Vascular Plants of North Carolina
Account for Largeleaf Pondweed - Potamogeton amplifolius   Tuckerman
Members of Potamogeton with account distribution info or public map:
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Section 5 » Order Najadales » Family Potamogetonaceae
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AuthorTuckerman
DistributionWidely scattered in the Coastal Plain, known from 4 counties there. Also a collection in the northern mountains (Ashe County). Could potentially occur nearly statewide. Most or all members of the genus and most other aquatic species tend to be under-collected.

This is a wide-ranging Northern species, across southern Canada and the US south to NC, central AL, OK, and CA.
AbundanceRare in the Coastal Plain, and very rare in the northern mountains. Potential to occur in many other counites, but clearly it is very rare in NC overall, as the state lies at the southeastern edge of the range. This is a Significantly Rare species.
HabitatThis species is found strictly in freshwater lakes, ponds, and sluggish streams and rivers. The NCNHP's Rare Plant List (2018) says "submersed in blackwater streams", though the Ashe County site certainly is not a blackwater stream.
See also Habitat Account for General Herbaceous Ponds
PhenologyFlowers and fruits from June to September.
IdentificationThis aquatic species grows mostly submerged, though it does have some leaves that float on the surface at the top of the stem. The stem can be several feet long, mostly unbranched, with quite large alternate submerged leaves that are folded down the middle, arcing/falcate, about 4-5 inches long and half as wide, elliptical, with pointed tips and entire margins (though they can be wavy-edged). The several floating leaves are also elliptical but smaller, about 3 inches long and half as wide, quite rounded at the base, and with an obtuse tip. The leaves are strongly nerved, with the submerged ones having from 25-50 parallel nerves. The inflorescence is a densely-flowered white spike about 1.5 inches long and 2/5-inch wide, held somewhat erectly above the water surface. The quite large submerged leaves, with more than 25 nerves/veins, and arcing leaves should suffice for identification.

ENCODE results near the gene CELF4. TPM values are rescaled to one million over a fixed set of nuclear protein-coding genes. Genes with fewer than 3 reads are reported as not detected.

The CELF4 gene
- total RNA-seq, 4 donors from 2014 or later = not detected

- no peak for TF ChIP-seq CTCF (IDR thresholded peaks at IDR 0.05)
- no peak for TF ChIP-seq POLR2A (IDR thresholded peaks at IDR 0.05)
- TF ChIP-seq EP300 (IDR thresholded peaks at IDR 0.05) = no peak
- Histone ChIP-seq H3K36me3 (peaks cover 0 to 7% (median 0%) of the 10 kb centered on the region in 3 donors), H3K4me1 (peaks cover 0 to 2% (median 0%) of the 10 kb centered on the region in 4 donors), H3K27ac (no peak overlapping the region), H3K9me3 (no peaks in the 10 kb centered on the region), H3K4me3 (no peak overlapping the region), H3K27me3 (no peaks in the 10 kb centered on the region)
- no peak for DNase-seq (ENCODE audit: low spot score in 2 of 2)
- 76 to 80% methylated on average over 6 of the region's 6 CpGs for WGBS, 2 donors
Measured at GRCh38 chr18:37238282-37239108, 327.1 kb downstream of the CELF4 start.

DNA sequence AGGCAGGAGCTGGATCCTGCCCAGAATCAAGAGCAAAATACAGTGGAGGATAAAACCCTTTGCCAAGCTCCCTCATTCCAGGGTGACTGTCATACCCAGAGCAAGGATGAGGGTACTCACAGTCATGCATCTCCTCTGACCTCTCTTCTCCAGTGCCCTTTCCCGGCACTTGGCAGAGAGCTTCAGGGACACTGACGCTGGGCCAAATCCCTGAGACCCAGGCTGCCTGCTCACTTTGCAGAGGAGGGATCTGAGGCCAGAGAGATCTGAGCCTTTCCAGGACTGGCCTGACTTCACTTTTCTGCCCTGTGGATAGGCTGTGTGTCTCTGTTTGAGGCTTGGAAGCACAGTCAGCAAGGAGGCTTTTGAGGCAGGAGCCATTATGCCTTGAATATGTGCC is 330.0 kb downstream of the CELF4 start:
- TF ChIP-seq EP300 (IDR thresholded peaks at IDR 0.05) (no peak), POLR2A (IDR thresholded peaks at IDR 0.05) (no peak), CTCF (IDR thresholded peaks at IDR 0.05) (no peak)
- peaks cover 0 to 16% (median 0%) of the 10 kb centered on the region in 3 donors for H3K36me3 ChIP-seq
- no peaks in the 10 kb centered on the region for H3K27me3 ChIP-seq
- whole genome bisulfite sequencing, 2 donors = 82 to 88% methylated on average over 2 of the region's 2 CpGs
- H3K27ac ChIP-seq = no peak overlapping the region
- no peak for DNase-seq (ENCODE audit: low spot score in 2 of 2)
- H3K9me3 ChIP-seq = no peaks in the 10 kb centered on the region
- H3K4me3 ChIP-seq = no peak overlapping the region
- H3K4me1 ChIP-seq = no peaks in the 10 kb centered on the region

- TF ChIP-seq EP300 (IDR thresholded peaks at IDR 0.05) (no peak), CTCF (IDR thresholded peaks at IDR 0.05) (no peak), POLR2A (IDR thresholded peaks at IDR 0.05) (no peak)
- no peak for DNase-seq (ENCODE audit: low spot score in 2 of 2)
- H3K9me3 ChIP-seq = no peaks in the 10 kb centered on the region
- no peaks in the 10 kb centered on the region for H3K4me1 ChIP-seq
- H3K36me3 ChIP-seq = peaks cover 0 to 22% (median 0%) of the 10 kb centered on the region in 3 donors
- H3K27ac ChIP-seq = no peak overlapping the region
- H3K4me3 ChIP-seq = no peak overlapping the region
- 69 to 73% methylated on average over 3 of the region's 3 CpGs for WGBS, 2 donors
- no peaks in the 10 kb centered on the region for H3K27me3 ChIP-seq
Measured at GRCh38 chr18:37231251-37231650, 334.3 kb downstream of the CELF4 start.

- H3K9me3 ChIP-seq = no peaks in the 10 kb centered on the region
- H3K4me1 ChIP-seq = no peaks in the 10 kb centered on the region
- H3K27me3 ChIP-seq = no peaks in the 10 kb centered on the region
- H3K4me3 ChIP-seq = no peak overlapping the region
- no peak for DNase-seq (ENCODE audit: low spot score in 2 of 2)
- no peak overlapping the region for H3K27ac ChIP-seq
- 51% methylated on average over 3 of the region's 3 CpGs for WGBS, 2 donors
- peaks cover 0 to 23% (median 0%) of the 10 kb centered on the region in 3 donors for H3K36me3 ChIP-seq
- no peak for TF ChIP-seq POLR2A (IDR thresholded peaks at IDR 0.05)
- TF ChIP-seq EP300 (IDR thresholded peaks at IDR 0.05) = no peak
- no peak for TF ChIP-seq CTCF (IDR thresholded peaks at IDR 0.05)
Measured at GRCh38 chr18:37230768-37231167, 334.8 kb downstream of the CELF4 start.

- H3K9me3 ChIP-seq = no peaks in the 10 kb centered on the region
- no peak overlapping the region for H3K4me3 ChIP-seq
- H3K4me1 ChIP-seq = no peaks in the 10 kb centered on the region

Taxonomic CommentsNone

Other Common Name(s)Broadleaf Pondweed, Bigleaf Pondweed
State RankS1
Global RankG5
State StatusSR-D
US Status
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